After I met Dipa it felt so right that I had meet her. She is a small woman physically, but a strong one internally. As a gift (a surprise for sure) she gave me a large picture of Dipa Ma for my meditation room. She had left it sitting on the sofa while we talked. I hadn't noticed it, which was funny because I am usually very observant about any misplaced items in a room. Dipa told me she had taken it to the photoshop to have it enlarged. I was overjoyed and touched. The photo is of Dipa during one of her trips to the United States. She is standing dressed in a white sari and wearing a black socks.

In the Life and Legacy of a Buddhist Master one of Dipa Ma´s students shares the story of having given Dipa Ma a pair of socks. I presume it is these same ones as seen in the picture. For the sake of this post I have shortened the story, but when Dipa returned to India she left them folded neatly on the bed. This showed the way Dipa did not believe anything belonged to her. She did not take anything for granted or make assumptions.

When Dipa gave me the photograph she said, ``You put in your meditation room and mother is there. She is your mother as she was a mother to all.`` It was just a photo, but it felt like a piece of gold.

When we left Dipa walked us back to the driver who was waiting for us. Even despite the busy traffic of cars, taxis, cows, bicycles and goats Dipa stood out like a light. She waved good-bye and gently said, “I will miss you.”

Wow, miss me, I thought? Dipa had never met me before but she was so friendly and unreserved. Her words were exactly like those of my own mother when we parted.

Dipa and Heather Morton  



In my mind, I still see Dipa standing in the middle of the street. As we parted I took a few steps away and looked back. It was as if she knew I would and turned around to wave again. I waved back and tried to memorize the fleeting moment of saying good-bye as the traffic moved, the lights changed and we climbed into the taxi.

During the taxi ride to the hotel my husband and I fought over who would take care of the picture.




I claimed it should not be folded and how we better make sure it doesn't get damaged.  He was busy replying, ``Do I look like I am folding it?`` After wrangling back and forth we both agreed to place it on the ledge of the back of the taxi. Once we were back at the hotel we would store it safely in the suitcase for the train ride.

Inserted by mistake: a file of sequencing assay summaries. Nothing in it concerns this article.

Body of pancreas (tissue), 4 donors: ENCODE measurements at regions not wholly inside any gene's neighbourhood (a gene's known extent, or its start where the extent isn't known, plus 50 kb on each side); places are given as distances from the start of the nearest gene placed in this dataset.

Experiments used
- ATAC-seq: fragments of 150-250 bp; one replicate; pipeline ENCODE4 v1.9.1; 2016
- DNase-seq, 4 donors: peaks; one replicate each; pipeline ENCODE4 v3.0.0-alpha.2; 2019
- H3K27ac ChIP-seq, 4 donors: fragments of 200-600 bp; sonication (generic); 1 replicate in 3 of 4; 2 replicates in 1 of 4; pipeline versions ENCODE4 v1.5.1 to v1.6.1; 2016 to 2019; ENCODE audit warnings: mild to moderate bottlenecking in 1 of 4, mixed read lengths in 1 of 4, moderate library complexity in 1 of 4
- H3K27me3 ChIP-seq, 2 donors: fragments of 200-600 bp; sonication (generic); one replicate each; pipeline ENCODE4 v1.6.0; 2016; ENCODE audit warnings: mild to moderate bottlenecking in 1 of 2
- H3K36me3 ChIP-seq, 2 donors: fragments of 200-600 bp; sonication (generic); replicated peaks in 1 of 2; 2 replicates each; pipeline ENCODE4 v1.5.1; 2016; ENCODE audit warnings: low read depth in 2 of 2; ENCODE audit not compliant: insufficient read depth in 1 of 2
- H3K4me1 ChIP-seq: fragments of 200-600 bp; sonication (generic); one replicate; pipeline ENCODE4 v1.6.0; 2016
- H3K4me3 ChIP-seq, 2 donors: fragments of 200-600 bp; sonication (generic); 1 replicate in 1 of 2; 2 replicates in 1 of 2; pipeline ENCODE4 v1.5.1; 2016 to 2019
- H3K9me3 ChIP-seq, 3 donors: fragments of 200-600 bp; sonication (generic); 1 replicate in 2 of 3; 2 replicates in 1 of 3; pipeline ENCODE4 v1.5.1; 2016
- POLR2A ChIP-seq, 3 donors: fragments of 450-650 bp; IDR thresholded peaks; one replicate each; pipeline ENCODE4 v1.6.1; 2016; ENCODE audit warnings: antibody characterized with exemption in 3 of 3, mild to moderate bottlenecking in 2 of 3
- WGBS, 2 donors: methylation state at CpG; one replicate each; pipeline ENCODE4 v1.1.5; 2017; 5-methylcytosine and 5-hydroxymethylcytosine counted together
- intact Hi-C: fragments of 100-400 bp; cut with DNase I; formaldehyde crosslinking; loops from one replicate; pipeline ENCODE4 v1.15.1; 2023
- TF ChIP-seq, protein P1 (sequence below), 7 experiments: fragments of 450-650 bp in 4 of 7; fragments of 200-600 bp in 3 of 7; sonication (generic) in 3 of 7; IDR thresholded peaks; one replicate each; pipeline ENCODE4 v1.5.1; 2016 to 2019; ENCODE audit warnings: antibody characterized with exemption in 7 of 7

Our visit was simple, clear and filled with meaning. There was no heavy fan-fare. It was in many ways a quiet lunch, a relaxed talk and a happy time. Lunch, tea, cookies, our talk and finally our departure seemed like a dream. It was complete and whole. There was nothing undone, no where to do and nothing to do.  

This visit is makes me think of life in so many ways. We cannot stop or hold a single moment in it. But a moment can be etched into us to last a long time; even a lifetime. 

 

The Journey So Far

Life is an adventure and yoga is the greatest one of all. Here I share my love of Yoga, travel, practice and becoming a part-time cook. My life adventures have taken me from growing up in Toronto to living and working in South Korea to studying in India, marriage and finally closing my Yoga school of 15 years.

What I can say so far is that I truly believe that it is necessary in life to let go of one dream in order for another to be born. This might be painful to do so but it is the only way to move forward. We often believe that if our original plan does not succeed it is the recipe for failure. But what if it is the door to something new and great? The horizon is wide and life is not a straight line. This is the way I see it and my journey so far. Having also recently given birth to my first child and at 43, it is another new beginning.


ME

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Heather Morton
is a perennial teacher and devoted student of yoga. Having made 18 extended trips to India she studies with her teachers annually. In 1997 she founded and directed The Yoga Way (TYW), Toronto's only school for 6-week yoga programs and not drop-in classes. For 15 years, TYW was a part of the growing Toronto yoga community and supported many charities by offering karma classes. As a teacher she holds many academic degrees including a BFA (Fine Arts in Theatre) and a Masters of Education. With a published thesis on Yoga for Children in School, her post-graduate work was a 2-year ethnographic project in the Indian school system. Heather has produced 2 dvds, meditation cds, a backbending manual and podcasts. Freedom of the Body DVD is the first of its kind as an instructional practice to the backbends of yoga. Heather has been featured in the Toronto Life magazine, The Globe & Mail, Yoga4Everybody and other on-line sources. She contributes to MindBodyGreen, Hello Yoga in Japan and Elephant Journal. She writes to inspire and share her experiences with others on yoga as a life's practice.